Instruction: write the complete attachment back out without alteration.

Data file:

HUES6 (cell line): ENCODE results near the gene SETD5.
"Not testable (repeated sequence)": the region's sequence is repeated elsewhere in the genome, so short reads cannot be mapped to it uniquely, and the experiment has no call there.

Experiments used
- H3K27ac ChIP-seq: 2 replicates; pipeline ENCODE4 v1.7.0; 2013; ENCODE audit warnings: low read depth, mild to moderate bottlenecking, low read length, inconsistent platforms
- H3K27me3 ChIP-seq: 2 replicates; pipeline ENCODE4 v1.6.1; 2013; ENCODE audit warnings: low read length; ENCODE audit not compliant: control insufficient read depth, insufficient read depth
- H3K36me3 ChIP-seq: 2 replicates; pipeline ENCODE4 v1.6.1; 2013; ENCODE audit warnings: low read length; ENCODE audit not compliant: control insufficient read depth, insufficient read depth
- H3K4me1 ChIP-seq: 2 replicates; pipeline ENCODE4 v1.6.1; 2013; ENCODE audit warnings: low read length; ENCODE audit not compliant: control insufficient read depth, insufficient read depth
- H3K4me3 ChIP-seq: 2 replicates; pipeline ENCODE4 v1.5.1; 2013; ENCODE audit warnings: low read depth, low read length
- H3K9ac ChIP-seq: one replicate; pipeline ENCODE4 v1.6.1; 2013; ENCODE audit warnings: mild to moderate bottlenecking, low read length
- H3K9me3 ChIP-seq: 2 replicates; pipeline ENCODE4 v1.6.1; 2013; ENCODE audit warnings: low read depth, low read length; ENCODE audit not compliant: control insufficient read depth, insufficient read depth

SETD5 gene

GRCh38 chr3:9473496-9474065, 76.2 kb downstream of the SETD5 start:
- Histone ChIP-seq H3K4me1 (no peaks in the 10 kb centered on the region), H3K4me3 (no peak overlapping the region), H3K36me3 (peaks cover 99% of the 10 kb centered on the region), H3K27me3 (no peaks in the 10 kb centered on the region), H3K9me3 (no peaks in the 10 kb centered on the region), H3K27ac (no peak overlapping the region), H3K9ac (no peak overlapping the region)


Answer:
HUES6 (cell line): ENCODE results near the gene SETD5.
"Not testable (repeated sequence)": the region's sequence is repeated elsewhere in the genome, so short reads cannot be mapped to it uniquely, and the experiment has no call there.

Experiments used
- H3K27ac ChIP-seq: 2 replicates; pipeline ENCODE4 v1.7.0; 2013; ENCODE audit warnings: low read depth, mild to moderate bottlenecking, low read length, inconsistent platforms
- H3K27me3 ChIP-seq: 2 replicates; pipeline ENCODE4 v1.6.1; 2013; ENCODE audit warnings: low read length; ENCODE audit not compliant: control insufficient read depth, insufficient read depth
- H3K36me3 ChIP-seq: 2 replicates; pipeline ENCODE4 v1.6.1; 2013; ENCODE audit warnings: low read length; ENCODE audit not compliant: control insufficient read depth, insufficient read depth
- H3K4me1 ChIP-seq: 2 replicates; pipeline ENCODE4 v1.6.1; 2013; ENCODE audit warnings: low read length; ENCODE audit not compliant: control insufficient read depth, insufficient read depth
- H3K4me3 ChIP-seq: 2 replicates; pipeline ENCODE4 v1.5.1; 2013; ENCODE audit warnings: low read depth, low read length
- H3K9ac ChIP-seq: one replicate; pipeline ENCODE4 v1.6.1; 2013; ENCODE audit warnings: mild to moderate bottlenecking, low read length
- H3K9me3 ChIP-seq: 2 replicates; pipeline ENCODE4 v1.6.1; 2013; ENCODE audit warnings: low read depth, low read length; ENCODE audit not compliant: control insufficient read depth, insufficient read depth

SETD5 gene

GRCh38 chr3:9473496-9474065, 76.2 kb downstream of the SETD5 start:
- Histone ChIP-seq H3K4me1 (no peaks in the 10 kb centered on the region), H3K4me3 (no peak overlapping the region), H3K36me3 (peaks cover 99% of the 10 kb centered on the region), H3K27me3 (no peaks in the 10 kb centered on the region), H3K9me3 (no peaks in the 10 kb centered on the region), H3K27ac (no peak overlapping the region), H3K9ac (no peak overlapping the region)